·         Treat the affected employees with dignity and respect.

·         Consider having a longer retrenchment notice period for all affected employees.

Naturally, during the retrenchment itself, employers are expected to notify the employees of their retrenchment according to the terms for termination of employment in their contract of service. They must also pay all salaries, including unused annual leave, notice pay, etc., to said employees on their last day of work.

Retrenchment benefits

Retrenchment benefits are payments given to employees to compensate them for the loss of employment. Employees who have served the company for at least 2 years are eligible for retrenchment benefits. Those with less than 2 years’ service could be granted an ex-gratia payment out of goodwill.

The amount of retrenchment benefit depends on what is provided for in the employment contract or collective agreement (for unionised companies). If there is no provision, it will have to be negotiated between the employees (or their union) and the employer.

The prevailing norm is to pay a retrenchment benefit of between two weeks to one month salary per year of service, depending on the company’s financial position and the industry.

In unionised companies where the amount of retrenchment benefit is stated in the collective agreement, the norm is one month’s salary for each year of service.

Do note that If the retrenchment comes shortly after a salary cut, the salary before the cut should be used to determine the amount of compensation.

Both employee and employer don’t have to pay CPF contributions for retrenchment benefits.

Below are some frequently asked questions regarding retrenchment benefits

Is it compulsory for employers to pay retrenchment benefits?

While retrenchment benefit is not mandated by law, MOM strongly encourages employers to adhere to the advisories, including providing retrenchment benefits to help affected employees while they search for employment.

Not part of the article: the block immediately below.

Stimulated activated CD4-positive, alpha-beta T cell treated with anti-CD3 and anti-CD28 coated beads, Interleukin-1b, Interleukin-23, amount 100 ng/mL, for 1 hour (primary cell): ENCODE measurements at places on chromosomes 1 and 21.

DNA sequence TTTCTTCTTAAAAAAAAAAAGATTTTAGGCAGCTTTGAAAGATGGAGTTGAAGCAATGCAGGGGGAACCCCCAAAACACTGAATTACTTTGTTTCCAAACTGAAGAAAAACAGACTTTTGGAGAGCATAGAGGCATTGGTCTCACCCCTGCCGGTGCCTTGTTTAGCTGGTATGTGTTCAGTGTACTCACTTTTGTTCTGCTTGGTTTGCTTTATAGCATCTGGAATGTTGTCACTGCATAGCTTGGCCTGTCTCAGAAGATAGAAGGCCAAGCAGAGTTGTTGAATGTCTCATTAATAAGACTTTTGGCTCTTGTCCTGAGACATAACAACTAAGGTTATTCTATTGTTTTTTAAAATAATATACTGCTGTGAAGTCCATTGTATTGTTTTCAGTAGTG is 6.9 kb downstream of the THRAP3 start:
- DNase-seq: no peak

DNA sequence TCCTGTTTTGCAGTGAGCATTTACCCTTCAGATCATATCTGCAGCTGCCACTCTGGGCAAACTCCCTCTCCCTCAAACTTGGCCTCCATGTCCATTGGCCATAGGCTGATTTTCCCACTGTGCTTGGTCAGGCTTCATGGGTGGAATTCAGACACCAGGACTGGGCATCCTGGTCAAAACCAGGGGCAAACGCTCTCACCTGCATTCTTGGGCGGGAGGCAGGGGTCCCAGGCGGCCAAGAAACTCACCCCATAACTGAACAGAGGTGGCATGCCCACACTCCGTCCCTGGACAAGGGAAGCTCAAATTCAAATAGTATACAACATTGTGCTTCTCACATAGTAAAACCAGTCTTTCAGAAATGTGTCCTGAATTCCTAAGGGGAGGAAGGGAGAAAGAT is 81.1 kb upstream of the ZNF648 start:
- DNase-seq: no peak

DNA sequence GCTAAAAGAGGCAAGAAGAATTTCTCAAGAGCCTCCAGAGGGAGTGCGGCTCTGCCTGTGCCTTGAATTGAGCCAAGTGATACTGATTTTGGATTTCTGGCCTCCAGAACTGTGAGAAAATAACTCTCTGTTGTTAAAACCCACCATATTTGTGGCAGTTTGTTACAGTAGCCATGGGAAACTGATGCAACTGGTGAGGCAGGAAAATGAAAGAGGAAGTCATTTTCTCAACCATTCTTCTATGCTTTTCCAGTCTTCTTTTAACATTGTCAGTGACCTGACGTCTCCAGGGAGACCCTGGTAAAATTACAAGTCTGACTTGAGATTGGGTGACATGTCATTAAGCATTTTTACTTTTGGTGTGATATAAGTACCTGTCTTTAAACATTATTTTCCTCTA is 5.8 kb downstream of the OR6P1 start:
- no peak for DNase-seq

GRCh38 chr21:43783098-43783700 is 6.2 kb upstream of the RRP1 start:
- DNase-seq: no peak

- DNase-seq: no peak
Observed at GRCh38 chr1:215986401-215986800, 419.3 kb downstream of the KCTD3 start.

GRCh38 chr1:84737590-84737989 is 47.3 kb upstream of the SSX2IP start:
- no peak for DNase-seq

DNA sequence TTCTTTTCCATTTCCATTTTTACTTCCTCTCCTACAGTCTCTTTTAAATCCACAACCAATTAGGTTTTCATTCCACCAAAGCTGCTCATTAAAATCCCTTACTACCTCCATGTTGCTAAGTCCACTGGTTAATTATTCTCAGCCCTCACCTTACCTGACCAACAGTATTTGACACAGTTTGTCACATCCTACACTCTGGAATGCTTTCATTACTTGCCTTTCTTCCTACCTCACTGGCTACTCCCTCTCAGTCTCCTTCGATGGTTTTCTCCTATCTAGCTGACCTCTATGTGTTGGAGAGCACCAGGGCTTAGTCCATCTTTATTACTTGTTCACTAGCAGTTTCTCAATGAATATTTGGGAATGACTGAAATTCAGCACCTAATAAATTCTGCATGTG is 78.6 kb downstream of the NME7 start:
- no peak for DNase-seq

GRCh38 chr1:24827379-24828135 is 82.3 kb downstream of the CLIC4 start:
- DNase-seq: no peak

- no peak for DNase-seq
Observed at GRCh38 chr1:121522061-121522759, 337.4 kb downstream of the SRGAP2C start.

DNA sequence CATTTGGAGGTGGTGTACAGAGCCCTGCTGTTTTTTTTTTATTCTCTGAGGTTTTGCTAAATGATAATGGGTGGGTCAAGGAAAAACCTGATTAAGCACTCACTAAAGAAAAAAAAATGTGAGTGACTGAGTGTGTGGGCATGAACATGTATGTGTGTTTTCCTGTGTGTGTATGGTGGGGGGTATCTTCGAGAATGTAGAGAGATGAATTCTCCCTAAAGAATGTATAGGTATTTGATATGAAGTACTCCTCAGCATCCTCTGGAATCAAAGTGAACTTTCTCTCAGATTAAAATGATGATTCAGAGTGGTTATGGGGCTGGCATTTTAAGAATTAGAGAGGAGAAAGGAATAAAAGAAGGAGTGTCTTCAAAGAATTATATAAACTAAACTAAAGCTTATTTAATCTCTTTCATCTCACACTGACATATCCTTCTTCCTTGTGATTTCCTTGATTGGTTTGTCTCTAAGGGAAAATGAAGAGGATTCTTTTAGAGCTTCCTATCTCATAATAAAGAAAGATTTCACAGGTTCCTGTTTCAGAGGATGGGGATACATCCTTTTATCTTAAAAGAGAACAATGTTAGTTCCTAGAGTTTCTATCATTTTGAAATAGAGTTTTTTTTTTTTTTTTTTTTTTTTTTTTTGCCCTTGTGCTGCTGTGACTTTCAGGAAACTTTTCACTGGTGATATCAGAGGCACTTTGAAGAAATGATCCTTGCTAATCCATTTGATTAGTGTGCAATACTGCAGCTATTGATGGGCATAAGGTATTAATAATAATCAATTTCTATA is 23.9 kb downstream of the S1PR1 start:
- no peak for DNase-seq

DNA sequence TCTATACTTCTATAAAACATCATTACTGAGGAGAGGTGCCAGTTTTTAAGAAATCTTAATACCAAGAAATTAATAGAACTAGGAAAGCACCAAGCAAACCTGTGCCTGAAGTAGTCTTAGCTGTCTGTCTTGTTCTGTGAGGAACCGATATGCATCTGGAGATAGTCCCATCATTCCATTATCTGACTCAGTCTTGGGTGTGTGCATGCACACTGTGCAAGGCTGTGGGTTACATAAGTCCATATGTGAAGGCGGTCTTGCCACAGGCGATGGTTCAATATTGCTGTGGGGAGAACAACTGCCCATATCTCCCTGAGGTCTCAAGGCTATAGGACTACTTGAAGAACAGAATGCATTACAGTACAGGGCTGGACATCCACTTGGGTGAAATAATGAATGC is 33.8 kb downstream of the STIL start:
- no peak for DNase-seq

MOM and the tripartite partners expect employers to follow the advisory when conducting retrenchments. Employers who conduct retrenchment irresponsibly (e.g. employer is in a sound financial position but chooses not to provide any retrenchment benefit) may be denied future government support or have their work pass privileges suspended.

What if the business is in severe financial difficulties due to Covid-19?

MOM did release an advisory back in 2020, advising that employers whose operations and business prospects are adversely affected should work with the union or the employees to renegotiate for a fair retrenchment benefit linked to the employee’s years of service.

If the company is really in dire straits or on the brink of ceasing operations altogether, employers that are unionised should negotiate with their unions for a mutually acceptable retrenchment benefit package, while non-unionised employers should support their retrenched employees by providing a lump sum retrenchment benefit.

Instead of linking retrenchment benefit to employees’ years of service, a lump sum of between one and three months of salary could be provided.

How does the employer prove that the retrenchment benefit is reasonable?

If there are disputes, the employer should be prepared to provide relevant information, such as evidence of the company’s financial position, to show that the retrenchment practices adhere to the tripartite advisories.

Can an employment contract be terminated without paying any retrenchment benefit?

Retrenchment benefits are payable if an employee was actually retrenched. However, if an employer is undergoing a cost cutting exercise and the majority of the employees have agreed to fair wage reductions to preserve their jobs, then those who disagree can have their employment contract terminated. This is not considered retrenchment.

Read also: P-Max Grant: Claim Up to S$10,000 For SMEs to Hire/ Retain New Local PMETs - **EXTENDED** FOR 2021